Anglo-Saxon crucifix, Romsey Abbey
Syllic wæs se sigebeam, ic synnum fah,
forwunded mid wommum. Geseah ic wuldres treow
wædum geweorðod, wynnum scinan,
gegyred mid golde; gimmas hæfdon
bewrigen weorðlice wealdendes treow.
Wondrous was that victory-beam; I, stained with sins,
wounded with wickedness. I saw the tree of glory
adorned with drapery, shining with joys,
decked with gold; gems had
worthily wrapped the Ruler's tree.
The Dream of the Rood, ll.13-17.
The splendour of the cross which in The Dream of the Rood bursts in upon the dreamer, shining and speaking in the silent midnight, is an unearthly vision, but its description is not entirely poetic exaggeration; we know that the Anglo-Saxons built crosses on a grand scale, and decorated them extravagantly. Kings gave their crowns, earls their gold, noblewomen their jewels to adorn life-size crucifixes, and the richest Saxon churches and monasteries would have been full of such objects. To quote from a classic book on the subject, Barbara Raw's Anglo-Saxon Crucifixion Iconography and the Art of the Monastic Revival:
An inventory of the treasures of Ely made in 1075 or 1076 notes that the abbey possessed nineteen large crosses and eight smaller ones, including two processional crosses given by Archbishop Wulfstan and Bishop Athelstan. Worcester possessed fifteen crosses at the time of the Norman Conquest. Earlier in the century Brihtwold, bishop of Ramsbury (ob. 1045), gave his former monastery of Glastonbury twenty-six crosses together with other ornaments. Crosses were a favourite gift to monasteries. Edgar gave crosses to Ely and Glastonbury, Eadred presented a gold cross to the Old Minster at Winchester and Cnut gave a jewelled one to the New Minster...
The most spectacular of these crosses were the life-size crucifixes and Crucifixion groups, often in precious metals, which dominated the interior of late Anglo-Saxon churches. At Peterborough a huge crucifix of silver and gold, the gift of Abbot Leofric (1052-66), towered over the altar. When Hereward and his followers broke into the church in 1070 they tried at first to remove the crucifix bodily, but having climbed up to it they found it too heavy to move and had to content themselves with stealing the gold crown and footrest. Bury possessed a large robed crucifix said to have been copied by Abbot Leofstan (1044-65) from the Volto Santo at Lucca...
By the end of the Anglo-Saxon period at least five churches possessed large Crucifixion groups. The earliest was given by Leofric of Mercia (ob. 1057) and his wife Godgifu to the church at Evesham. At Durham Tostig of Northumbria (ob.1066) and his wife Judith placed a large crucifix in the church accompanied by figures of Mary and John, all covered in gold and silver. Stigand (ob. 1072) had at least three large Crucifixion groups made, all in precious metals, for the churches of Bury, Ely and Winchester.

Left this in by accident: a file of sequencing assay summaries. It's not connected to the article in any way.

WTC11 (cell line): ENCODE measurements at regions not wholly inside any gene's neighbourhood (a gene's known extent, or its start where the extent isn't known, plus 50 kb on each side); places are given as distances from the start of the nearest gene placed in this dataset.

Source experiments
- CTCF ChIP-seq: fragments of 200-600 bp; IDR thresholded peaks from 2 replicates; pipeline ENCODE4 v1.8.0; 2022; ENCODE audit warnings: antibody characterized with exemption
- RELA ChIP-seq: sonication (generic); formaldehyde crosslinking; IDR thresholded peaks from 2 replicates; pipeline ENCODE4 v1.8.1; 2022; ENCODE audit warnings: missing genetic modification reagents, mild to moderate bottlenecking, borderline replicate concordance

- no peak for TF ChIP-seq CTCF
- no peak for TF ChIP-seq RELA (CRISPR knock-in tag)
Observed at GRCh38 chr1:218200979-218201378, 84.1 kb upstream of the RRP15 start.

Barbara C. Raw, Anglo-Saxon Crucifixion Iconography and the Art of the Monastic Revival (Cambridge, 1990), pp.40-2.
None of these survive, but the small crucifixion scene from Romsey Abbey, above - which may have been a gift to the abbey from King Edgar - hints at what they might have been like. Probably contemporary with it is this scene from a tenth-century English Psalter (BL Harley 2904 f. 3v)
Half a century later, Cnut presented a precious cross to the New Minster, Winchester, a gift recorded in the monastery's Liber Vitae (now BL Stowe 944) with a drawing of incredible skill and beauty:
It dates to c.1031, and it shows Cnut and his queen Emma at the height of their glory: they interact with Christ and the saints and angels above them and with the monks below, the cross standing at the centre, at the intersection of earth and heaven. On another occasion, Cnut presented his own crown to a figure of the crucified Christ; later legend said he did this after demonstrating that he could not control the waves, because, he declared, "there is no king worthy of the name save Him by whose will heaven, earth and sea obey eternal laws". As late as the fifteenth century, Winchester believed it was in possession of the crucifix bearing Cnut's crown; Canterbury made a similar claim, and there are records of Anglo-Saxon crowned crucifixes elsewhere in England too. At Romsey Abbey there is a life-size crucifix, dating to the reign of Cnut, which probably once had a crown:
Such figures, by virtue of their size, possess a presence that is almost human, and people did indeed interact with them as if they were living beings; there are various stories of the statues speaking or coming to life to intervene in human affairs. A legend from Abingdon Abbey tells how when a group of Vikings had plundered the monastery and were sitting down to dine in the monks' refectory, the figure of Christ on a crucifix was so enraged by their intrusion that it came to life and with miraculous strength pulled stones out of the wall, pelting them at the Vikings, who fled in terror. An eleventh-century story about St Dunstan says that once when Dunstan was in council with the king and nobles at Winchester, arguing for the rights of monks over corrupt clerics, an image of the crucified Christ suspended high above their heads suddenly spoke up on his side, and won him the debate.